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Palaeontology

Mammoths survived until just 4,000 years ago

By T.K. Randall
October 10, 2019 · Comment icon 20 comments



Mammoths almost made it to modern times. Image Credit: CC BY 2.5 Public Library of Science
A population of woolly mammoths still roamed the Earth at the time the Egyptian pyramids were being built.
Perhaps the most recognizable of all extinct Ice Age mammals, the majestic woolly mammoth is often associated with a time long before modern human civilization started to appear on the scene.

Incredibly however, despite most mammoths disappearing between 15,000 and 10,000 years ago, a few isolated populations managed to hold on against all the odds.
Now according to a new study by an international team of scientists, the last remaining population of mammoths survived on Wrangel Island in the Arctic Ocean up until 4,000 years ago.

By examining the isotope compositions of carbon, nitrogen, sulfur and strontium from their bones, the researchers were able to determine that, unlike other isolated mammoth populations that died out due to environmental changes, the Wrangel Island mammoths may have instead succumbed to a sudden series of events - perhaps extreme weather conditions or an encroachment by human hunters.

"It's easy to imagine that the population, perhaps already weakened by genetic deterioration and drinking water quality issues could have succumbed after something like an extreme weather event," said study co-author Prof Herve Bocherens from the University of Tubingen.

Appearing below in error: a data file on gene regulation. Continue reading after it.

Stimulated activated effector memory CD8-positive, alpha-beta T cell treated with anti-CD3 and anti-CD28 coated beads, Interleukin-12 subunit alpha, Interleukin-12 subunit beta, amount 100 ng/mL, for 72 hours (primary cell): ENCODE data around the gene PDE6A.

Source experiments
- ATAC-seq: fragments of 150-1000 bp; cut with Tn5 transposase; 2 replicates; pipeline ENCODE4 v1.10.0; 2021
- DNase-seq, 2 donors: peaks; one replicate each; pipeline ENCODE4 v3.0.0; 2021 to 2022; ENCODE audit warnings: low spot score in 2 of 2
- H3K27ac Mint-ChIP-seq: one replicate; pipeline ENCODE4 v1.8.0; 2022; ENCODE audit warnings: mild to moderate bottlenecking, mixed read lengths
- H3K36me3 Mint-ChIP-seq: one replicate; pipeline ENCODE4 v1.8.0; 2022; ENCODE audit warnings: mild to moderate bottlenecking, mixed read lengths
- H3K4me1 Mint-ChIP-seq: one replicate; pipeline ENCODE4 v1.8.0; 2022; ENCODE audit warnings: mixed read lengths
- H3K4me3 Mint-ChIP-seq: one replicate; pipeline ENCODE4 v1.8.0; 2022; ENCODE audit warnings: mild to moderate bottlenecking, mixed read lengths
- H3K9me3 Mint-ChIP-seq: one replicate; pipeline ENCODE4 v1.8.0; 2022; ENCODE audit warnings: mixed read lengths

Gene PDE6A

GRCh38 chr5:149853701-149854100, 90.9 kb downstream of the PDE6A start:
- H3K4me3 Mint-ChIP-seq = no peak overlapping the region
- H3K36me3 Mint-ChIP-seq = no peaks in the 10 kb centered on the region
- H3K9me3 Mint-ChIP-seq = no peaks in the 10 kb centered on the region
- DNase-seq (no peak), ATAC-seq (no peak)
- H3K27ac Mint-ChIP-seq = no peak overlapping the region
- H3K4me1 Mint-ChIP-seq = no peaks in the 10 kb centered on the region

Source: SciTech Daily | Comments (20)


Recent comments on this story
Comment icon #11 Posted by Mr.United_Nations 3 years ago
This has been known for years but I believe these were miniature mammoths? 
Comment icon #12 Posted by Jaded1 3 years ago
Yeah, a classic case of island dwarfism. I remember the 4000 year old date being mentioned some years ago but the news is probably being regurgitated due to the international research team's extinction scenario reconstruction (which is new).
Comment icon #13 Posted by RoofGardener 3 years ago
  A dwarf mammoth ? ROFL.. isn't that a contradiction in terms ?  
Comment icon #14 Posted by ThereWeAreThen 3 years ago
Scientists don't think they know everything. They read what the data tells them with a load of tests. They often admit they've got something wrong.
Comment icon #15 Posted by Roshman 3 years ago
Old news. https://www.smithsonianmag.com/smart-news/last-wooly-mammoths-died-isolated-and-alone-180955208/
Comment icon #16 Posted by Hammerclaw 3 years ago
Wrangel Island was originally part of the Alaska purchase, but ceded back to Russia after the Russian Revolution.
Comment icon #17 Posted by jaylemurph 3 years ago
/Somebody/ never saw 10,000 BC[E].   —Jaylemurph 
Comment icon #18 Posted by jaylemurph 3 years ago
I think a more likely scenario is that you don’t understand what history /is/.    —Jaylemurph 
Comment icon #19 Posted by Carnoferox 3 years ago
Oh god not that movie. I could go on for days picking apart the inaccuracies!
Comment icon #20 Posted by Ell 3 years ago
Sorry. It must be in one of the many books in my room, but I fear any effort to find it will be in vain. May be one of these years It will accidentally end up in my hands again - unless I die before that happens ...


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